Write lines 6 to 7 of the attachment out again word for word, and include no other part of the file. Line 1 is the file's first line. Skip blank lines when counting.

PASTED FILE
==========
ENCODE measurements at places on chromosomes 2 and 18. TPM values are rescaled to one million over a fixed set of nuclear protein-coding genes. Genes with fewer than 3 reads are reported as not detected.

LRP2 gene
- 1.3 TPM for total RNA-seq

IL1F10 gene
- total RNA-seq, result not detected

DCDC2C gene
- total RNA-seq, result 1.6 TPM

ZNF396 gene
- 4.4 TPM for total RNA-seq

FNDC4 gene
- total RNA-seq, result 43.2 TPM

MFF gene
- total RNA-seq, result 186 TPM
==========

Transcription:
DCDC2C gene
- total RNA-seq, result 1.6 TPM